Study Questions

Chapters 1 - 3

Chapters 1 - 3

Compare the society and culture in New York when Hamilton lived there with the Caribbean where he grew up. How were they alike? How were they different

What did Hamilton mean by: "There are strong minds in every walk of life that will rise superior to the disadvantages of a situation and will commend the tribute due to their merit, not only from the classes to which they particularly belong but from the society in general." Do you agree? Do you agree with the "every walk of life" part?

What did Hamilton mean by "In time of such commotion as the present, while the passions of men are worked up to an uncommon pitch, there is great danger of fatal extremes," and that steps must be taken to "keep men steady and within proper bounds." What kinds of steps might he have meant?

What did John Locke mean by, "Citizens exchange obedience for safety--but the contract is not binding."

John Locke also said, "The government exists by consent of the governed." In what ways is this true in the United States today? How is it not true?

Chapters 4 - 6

What did George Washington mean when he said, "The army is a dangerous instrument to play with."

Compare and contrast George Washington's leadership style and personality with Alexander Hamilton's.

Jefferson thought capitalism created an unquenchable thirst for money. Do you agree that plantation families have less of a thirst for money?

Jefferson valued individual liberty. Is it possible for a person to have total liberty? Why or why not?

Does local government increase individual liberty? Can you think of ways it does? Can you think of ways it doesn't?

How might a bank lend out more money than it has cash on hand? What would happen if a bank did that? (Hint: When the bank lends money, it does so by crediting that person's account. So the bank credits Person A's account with, say, $10,000. Person A then "buys" something from Person B by writing a check, which transfers the money to Person B's account.)

Chapters 7 - 8

What did Hamilton mean by "furious and dark passions?" (page 87) Have you seen examples in your life of what Hamilton was referring to?

Are there examples of due process in your school? Are there examples where you, as a student, feel that you are deprived of due process?

Have you ever seen an example of the minority being tyrannized by the majority?

How do you think the case between Elizabeth Rutgers and Joshua Waddington should have been decided? What would be fair to both of them?

Have you seen an example of demogagery in your life?

Do you agree that financial banks only benefit certain classes of people?

Do you agree with Jefferson that "a little rebellion now and then is a good thing, and as neessary in the political world as storms in the physical." Why or why not?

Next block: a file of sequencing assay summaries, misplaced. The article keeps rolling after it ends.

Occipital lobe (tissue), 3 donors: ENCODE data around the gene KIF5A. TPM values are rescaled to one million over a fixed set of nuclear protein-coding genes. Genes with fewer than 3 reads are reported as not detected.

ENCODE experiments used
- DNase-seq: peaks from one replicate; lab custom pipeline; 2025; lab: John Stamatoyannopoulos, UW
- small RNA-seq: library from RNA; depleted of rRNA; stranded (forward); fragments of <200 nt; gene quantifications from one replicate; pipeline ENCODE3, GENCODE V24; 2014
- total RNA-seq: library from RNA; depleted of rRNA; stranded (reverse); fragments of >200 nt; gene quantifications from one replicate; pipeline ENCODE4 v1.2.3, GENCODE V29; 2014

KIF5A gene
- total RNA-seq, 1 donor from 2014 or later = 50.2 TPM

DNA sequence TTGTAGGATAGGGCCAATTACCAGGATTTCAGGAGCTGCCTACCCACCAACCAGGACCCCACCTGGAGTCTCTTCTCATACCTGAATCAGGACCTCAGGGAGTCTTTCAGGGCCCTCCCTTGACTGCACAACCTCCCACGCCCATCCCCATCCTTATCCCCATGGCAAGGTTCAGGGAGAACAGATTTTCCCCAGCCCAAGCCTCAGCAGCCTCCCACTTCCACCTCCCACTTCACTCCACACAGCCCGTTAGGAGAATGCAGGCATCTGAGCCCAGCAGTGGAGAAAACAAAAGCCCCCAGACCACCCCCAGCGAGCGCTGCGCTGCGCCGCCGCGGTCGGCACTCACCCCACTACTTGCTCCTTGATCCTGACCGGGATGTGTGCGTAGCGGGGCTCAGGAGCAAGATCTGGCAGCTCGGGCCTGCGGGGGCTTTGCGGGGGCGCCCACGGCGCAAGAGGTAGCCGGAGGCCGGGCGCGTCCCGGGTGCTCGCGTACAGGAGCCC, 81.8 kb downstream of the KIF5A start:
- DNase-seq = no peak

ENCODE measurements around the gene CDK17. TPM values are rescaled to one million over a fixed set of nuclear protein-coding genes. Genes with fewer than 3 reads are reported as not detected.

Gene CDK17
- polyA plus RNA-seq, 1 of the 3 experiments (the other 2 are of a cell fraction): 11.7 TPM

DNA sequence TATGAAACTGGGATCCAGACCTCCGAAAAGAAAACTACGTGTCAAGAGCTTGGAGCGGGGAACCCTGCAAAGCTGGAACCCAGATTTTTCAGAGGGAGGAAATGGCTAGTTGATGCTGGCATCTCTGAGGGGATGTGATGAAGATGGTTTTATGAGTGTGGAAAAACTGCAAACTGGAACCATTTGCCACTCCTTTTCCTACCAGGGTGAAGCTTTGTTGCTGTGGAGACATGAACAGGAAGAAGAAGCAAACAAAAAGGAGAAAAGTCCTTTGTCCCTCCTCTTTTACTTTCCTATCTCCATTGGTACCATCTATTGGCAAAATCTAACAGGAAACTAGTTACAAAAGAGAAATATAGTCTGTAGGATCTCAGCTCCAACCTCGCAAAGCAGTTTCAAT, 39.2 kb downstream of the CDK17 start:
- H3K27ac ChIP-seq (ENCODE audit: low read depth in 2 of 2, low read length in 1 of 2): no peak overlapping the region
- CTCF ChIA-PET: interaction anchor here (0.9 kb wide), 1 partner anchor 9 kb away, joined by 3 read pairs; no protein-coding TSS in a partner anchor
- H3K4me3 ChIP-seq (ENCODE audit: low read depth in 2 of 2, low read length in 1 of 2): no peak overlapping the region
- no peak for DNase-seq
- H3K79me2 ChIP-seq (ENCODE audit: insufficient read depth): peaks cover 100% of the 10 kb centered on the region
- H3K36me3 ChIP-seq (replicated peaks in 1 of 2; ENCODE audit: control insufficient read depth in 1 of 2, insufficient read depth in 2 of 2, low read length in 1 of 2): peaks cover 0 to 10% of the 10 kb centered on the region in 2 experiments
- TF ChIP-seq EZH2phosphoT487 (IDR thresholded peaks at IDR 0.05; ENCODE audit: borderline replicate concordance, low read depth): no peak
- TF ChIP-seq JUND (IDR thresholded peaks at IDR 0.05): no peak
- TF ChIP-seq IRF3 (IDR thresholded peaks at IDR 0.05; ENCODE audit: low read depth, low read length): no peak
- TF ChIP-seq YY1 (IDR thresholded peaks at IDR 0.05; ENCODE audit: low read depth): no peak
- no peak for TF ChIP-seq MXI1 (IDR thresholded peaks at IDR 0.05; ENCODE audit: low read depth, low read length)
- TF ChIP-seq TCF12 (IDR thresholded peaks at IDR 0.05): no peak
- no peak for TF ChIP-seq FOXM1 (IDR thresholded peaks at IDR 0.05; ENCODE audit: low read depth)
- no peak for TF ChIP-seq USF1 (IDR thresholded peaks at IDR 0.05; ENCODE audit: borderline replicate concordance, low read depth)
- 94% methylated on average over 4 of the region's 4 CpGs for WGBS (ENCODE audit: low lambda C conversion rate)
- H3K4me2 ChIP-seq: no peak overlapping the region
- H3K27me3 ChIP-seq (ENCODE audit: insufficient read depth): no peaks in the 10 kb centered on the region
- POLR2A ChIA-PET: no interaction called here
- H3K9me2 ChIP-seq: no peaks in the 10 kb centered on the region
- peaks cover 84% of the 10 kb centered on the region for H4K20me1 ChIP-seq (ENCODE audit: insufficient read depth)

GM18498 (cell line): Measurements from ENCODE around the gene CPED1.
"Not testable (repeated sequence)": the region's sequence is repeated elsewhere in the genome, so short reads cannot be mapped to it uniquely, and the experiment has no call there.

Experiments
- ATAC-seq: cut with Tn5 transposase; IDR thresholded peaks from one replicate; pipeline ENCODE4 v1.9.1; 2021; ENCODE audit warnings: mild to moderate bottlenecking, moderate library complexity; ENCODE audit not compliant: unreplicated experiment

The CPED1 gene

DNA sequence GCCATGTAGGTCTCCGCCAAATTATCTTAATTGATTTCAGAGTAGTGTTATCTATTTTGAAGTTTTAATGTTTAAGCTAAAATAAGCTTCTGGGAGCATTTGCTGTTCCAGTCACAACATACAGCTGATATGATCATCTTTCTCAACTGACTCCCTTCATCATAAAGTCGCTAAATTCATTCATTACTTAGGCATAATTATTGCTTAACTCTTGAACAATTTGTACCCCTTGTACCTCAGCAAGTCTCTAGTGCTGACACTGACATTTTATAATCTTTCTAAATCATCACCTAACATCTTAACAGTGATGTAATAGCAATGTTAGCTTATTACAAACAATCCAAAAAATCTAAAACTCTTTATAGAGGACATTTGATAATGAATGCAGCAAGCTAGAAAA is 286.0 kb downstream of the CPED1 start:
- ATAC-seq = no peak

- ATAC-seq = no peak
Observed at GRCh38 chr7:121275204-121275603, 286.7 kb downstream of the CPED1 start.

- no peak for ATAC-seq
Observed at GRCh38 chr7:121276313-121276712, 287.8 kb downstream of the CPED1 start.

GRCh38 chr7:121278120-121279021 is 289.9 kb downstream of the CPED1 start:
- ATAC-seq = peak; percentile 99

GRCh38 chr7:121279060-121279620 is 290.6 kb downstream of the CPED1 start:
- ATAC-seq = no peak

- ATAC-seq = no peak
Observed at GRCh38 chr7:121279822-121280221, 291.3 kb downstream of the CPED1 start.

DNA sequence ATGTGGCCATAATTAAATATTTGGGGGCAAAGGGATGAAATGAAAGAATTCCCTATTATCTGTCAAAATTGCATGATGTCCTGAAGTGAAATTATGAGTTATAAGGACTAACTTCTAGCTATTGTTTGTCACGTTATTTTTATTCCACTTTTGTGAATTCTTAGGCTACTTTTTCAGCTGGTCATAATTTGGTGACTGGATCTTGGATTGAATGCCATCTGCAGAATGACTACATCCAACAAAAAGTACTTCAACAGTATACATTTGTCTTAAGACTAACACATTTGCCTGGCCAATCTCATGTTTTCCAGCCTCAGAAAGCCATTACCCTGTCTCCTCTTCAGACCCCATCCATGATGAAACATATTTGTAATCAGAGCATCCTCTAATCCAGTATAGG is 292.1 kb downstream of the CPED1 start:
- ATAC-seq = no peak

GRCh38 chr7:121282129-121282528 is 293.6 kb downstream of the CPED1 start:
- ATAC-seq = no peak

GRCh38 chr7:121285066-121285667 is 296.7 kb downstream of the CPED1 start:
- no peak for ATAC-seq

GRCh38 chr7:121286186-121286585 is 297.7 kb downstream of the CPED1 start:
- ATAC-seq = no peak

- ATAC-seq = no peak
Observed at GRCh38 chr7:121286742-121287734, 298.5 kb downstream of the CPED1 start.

Chapters 9 - 10

Why did it bother Hamilton for judges and members of the executive branch to be selected by the state legislatures?

Why did Hamilton want Senators to serve lifetime terms? Do you think that would be a good idea? Why or why not?

Why did Hamilton felt America would be stronger if open to foreigners. Do you agree? Why or why not?

How bad of a gaffe was it when Hamilton used the phrase "elective monarch" to describe the president? (p. 107)

Throughout American history, there have been calls to abolish the electoral college. Do you think the electoral college serves a worthy purpose, or should it be abolished?

To you think estabishing a Department of the Treasury was a mistake? What would have happened had Hamilton not established the Department of the Treasury?

Discuss the pros and cons of the nonoriginalist approach to Constitutional interpretation.

The agrarian class was suspicious of the mercantile class. Did they have good reason for their fear?

Chapter 11 - 12

Hamilton was fine with rebellion against the king, but not rebellion against the American government. Was there hypocrisy in that? Was there any way that could be seen as self-serving?

Are taxes necessary, or evil?

Describe Hamilton's personality. Would he have made a good president?

Liberals are usually described as favoring change, while conservatives want things to remain as they are. For generations, Thomas Jefferson was seen as the liberal who progress in terms of a new world in which all people have liberty, while Hamilton was seen as the backward looking converative who wanted things to remain as they are, with a British style democracy. Can you make an argument both ways? For Jefferson as the liberal and Hamilton as the conservative and the other way around?

Should a newspaper be allowed to print anything it wants about a public figure? What if the newspaper accidentally gets facts wrong? What if the newspaper genuinely believes everything it prints?

 

 

 

Making of America